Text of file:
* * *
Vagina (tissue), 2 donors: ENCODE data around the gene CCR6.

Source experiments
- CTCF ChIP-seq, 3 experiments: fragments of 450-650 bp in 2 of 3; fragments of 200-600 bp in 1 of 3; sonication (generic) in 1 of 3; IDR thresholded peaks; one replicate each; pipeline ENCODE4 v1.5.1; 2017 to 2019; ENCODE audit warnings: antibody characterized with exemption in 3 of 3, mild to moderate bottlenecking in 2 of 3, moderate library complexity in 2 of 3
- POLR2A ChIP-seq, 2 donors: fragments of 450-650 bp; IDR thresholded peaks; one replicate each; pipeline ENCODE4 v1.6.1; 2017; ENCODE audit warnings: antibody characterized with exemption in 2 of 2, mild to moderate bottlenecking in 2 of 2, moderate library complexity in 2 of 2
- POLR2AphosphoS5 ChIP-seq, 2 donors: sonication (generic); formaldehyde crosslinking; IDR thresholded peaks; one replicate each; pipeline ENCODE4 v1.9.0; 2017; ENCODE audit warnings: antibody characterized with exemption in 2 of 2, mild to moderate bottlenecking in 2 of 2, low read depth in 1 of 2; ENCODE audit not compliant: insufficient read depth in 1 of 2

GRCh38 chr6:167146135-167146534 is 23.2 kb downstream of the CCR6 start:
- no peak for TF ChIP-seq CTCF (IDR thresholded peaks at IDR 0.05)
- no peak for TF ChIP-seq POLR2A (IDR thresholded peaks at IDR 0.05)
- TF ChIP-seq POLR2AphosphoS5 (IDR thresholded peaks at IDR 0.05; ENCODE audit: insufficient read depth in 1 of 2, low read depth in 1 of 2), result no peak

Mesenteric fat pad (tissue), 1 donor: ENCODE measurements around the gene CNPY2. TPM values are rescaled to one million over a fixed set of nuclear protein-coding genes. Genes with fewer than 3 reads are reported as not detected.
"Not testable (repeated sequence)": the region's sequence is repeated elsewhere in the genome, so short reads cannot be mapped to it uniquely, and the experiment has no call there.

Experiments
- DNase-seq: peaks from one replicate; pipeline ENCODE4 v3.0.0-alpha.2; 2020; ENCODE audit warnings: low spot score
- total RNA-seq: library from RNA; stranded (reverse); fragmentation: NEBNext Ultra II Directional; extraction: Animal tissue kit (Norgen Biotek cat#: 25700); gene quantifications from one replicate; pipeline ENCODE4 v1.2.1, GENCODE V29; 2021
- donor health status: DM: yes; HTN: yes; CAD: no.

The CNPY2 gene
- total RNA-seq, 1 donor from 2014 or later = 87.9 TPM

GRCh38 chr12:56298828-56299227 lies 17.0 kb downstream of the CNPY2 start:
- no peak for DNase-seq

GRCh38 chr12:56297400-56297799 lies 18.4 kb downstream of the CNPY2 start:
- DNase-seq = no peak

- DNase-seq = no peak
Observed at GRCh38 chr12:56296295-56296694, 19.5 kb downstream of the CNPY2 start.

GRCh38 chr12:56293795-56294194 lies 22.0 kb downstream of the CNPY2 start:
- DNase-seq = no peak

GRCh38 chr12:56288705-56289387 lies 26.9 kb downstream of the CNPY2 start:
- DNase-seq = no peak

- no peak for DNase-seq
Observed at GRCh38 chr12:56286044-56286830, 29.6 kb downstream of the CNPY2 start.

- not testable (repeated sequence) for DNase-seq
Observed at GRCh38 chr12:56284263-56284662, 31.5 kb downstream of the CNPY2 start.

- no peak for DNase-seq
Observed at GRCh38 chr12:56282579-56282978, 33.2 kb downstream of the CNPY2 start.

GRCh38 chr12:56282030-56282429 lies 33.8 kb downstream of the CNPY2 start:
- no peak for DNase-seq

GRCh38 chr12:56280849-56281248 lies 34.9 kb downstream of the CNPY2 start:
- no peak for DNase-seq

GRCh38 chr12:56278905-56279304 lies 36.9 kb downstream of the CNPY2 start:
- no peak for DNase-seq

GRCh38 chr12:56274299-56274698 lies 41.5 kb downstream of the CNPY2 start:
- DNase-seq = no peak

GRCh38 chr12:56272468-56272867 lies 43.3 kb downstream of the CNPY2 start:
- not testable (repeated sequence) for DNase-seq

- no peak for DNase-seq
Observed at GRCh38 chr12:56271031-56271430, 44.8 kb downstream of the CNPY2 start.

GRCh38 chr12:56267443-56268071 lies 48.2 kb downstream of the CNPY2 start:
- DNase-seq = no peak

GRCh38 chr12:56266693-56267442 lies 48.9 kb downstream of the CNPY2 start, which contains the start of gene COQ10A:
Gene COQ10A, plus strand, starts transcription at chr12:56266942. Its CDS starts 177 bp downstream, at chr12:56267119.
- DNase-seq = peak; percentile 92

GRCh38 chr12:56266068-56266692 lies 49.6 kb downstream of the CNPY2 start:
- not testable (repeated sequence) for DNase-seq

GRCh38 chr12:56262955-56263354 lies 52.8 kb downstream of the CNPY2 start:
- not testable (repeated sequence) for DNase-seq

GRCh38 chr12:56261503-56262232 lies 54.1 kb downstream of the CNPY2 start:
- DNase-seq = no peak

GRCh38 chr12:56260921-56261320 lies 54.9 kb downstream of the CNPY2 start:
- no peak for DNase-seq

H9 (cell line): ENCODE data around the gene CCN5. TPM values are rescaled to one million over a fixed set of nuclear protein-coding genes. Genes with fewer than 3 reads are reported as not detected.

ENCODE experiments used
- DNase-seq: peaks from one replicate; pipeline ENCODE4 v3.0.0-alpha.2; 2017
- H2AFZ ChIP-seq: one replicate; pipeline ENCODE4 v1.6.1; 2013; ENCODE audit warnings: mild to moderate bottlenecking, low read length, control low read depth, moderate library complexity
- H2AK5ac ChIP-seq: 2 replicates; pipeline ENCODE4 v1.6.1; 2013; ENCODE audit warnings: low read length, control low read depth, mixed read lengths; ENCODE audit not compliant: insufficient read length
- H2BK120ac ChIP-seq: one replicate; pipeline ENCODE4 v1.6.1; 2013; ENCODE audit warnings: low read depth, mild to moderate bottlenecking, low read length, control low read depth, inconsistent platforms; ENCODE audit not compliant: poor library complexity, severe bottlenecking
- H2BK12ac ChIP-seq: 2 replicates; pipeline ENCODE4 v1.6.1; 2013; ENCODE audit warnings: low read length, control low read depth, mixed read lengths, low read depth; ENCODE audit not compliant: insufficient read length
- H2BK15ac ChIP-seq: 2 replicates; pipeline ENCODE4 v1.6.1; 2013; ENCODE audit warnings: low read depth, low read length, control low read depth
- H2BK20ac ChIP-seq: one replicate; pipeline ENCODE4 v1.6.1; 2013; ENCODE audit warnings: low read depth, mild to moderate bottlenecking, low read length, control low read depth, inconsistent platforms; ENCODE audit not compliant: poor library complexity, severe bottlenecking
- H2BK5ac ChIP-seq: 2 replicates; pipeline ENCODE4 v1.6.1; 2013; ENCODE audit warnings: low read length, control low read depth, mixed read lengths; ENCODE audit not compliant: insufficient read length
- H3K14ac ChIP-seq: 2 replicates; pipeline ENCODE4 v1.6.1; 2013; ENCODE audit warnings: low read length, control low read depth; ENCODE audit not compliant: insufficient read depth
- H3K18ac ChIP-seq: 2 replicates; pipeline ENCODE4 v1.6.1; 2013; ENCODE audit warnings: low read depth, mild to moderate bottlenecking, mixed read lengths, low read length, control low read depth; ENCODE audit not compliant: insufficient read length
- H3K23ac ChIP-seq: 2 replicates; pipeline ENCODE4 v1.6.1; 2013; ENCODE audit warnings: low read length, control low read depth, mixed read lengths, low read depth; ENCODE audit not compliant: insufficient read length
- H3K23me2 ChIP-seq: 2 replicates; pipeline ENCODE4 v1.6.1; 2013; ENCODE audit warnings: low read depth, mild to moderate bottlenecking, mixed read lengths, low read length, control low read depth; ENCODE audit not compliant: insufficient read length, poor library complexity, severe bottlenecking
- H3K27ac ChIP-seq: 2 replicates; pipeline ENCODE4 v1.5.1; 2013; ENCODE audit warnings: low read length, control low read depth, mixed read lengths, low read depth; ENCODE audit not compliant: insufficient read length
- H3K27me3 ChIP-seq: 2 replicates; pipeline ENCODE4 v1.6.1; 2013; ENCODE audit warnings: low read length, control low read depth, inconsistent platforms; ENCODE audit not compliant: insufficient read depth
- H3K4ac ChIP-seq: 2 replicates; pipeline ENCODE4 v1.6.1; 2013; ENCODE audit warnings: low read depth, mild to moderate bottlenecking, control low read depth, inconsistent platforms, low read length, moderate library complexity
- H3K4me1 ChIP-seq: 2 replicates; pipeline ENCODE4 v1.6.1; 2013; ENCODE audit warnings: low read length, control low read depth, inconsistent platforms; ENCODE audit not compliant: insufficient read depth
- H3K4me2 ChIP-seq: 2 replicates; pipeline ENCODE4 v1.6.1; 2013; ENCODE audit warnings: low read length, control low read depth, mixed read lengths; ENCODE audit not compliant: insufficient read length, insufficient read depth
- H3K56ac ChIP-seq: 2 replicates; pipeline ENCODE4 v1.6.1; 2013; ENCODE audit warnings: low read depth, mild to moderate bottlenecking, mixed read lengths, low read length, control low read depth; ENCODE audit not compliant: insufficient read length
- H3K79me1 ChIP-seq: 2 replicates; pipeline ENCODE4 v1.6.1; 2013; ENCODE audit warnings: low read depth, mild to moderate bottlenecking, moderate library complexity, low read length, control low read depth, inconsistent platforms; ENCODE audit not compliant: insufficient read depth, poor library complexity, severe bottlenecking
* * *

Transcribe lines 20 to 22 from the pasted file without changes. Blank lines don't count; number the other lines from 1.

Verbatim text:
GRCh38 chr12:56297400-56297799 lies 18.4 kb downstream of the CNPY2 start:
- DNase-seq = no peak

- DNase-seq = no peak